There are several reasons why golf is so difficult. One is that the ball being on the ground, and not in the air, means the club has to brush the ground at a precise spot to achieve good contact.
Then there is the tilt of the body. A baseball swing is pretty easy, because the shoulders and hips rotate in parallel planes. In the golf swing, the planes are not parallel, and swing theory is born.
Let’s not forget the ball itself, which is pretty small. Hitting it with a small clubhead at high speed is no mean feat.
But there’s one other thing about the golf swing that can linger even when these physical problems have been conquered. The notion of trust.
As long as I’ve been playing golf, it’s still hard for me to believe that if I do just a few simple movements correctly, and rely on then to work, they do.
Let me describe the swing in such a way that no one deciding whether to take up the game would even want to try.
You set the clubhead behind the ball. Then you swing it away so the the club goes way over your head. The clubface is now upside down, and facing in a completely different direction. Your body is all wound up, too.
Now you unwind all this, swing the club back down at an accelerating speed, so the clubhead sweeps through the ball at just the right height, makes contact on just the right place on the clubhead, which will be square to the direction you want the ball to go, like it was when you started.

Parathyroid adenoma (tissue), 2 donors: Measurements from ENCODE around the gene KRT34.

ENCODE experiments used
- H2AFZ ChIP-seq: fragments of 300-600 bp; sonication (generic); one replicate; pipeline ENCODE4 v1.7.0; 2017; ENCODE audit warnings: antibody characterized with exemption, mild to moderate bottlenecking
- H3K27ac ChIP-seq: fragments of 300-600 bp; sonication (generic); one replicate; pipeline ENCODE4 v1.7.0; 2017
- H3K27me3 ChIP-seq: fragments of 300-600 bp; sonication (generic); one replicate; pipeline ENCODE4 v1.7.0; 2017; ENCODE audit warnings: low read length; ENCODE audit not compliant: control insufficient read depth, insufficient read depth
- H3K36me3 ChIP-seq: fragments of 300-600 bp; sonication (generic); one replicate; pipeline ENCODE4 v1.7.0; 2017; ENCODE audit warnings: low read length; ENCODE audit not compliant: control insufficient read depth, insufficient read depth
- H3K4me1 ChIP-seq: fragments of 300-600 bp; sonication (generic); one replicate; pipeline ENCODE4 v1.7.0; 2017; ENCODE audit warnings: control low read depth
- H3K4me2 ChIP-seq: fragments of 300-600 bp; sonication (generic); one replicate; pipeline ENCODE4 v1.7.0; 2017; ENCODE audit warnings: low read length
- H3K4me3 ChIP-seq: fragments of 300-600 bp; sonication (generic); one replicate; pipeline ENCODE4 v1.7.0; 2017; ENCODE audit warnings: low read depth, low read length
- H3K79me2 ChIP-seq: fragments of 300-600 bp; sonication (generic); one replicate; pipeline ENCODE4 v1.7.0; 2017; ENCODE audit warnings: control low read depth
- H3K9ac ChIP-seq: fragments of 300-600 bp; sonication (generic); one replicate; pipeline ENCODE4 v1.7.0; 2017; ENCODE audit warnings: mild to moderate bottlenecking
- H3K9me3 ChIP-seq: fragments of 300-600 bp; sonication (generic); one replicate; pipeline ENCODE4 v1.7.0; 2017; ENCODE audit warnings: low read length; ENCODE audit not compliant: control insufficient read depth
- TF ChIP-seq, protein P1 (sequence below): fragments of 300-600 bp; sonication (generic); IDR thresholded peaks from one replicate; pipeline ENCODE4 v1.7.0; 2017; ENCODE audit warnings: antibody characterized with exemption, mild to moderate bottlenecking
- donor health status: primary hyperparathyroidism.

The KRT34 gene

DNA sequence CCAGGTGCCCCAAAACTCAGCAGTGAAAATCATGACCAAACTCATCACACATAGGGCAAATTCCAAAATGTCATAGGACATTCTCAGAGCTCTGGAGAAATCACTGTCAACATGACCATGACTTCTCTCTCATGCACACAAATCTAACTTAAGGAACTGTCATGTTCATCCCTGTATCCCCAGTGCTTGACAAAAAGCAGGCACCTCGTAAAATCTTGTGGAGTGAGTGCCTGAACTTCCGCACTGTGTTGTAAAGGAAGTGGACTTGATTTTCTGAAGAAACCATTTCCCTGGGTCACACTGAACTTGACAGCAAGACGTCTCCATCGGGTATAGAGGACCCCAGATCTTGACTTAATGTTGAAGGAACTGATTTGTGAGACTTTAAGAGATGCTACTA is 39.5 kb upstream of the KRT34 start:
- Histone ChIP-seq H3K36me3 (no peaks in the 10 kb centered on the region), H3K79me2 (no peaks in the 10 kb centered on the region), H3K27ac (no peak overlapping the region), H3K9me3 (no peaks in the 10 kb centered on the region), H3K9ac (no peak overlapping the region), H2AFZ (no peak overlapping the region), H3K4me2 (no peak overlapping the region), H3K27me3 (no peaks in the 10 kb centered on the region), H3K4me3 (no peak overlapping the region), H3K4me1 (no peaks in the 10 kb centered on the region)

When you consider it for a moment, you might wonder how that can possibly work.
But it does.
There’s really only one thing to do after your mechanics have been ironed out — trust that the swing will work.
By “the swing” I mean THE golf swing, not your particular one.
You have to trust that if you stand to the side of the ball, wind up then unwind, it will work.
So many errors arise in our swing because we don’t believe that will work, and we think we have to DO something — we have to add something to that technique — just to be able to hit the ball.
Even though you don’t.
There are three stages to go through.
Stage 1 – you consciously have to apply technique to be able to hit the ball. I’m there some of the time.
Stage 2 – you don’t worry about your technique, but are still getting comfortable with the idea that swinging back and through actually works. I’m there most of the time.
Stage 3 – the swing is just the means of getting the ball to go where you want it to go. I’m there maybe one time per round.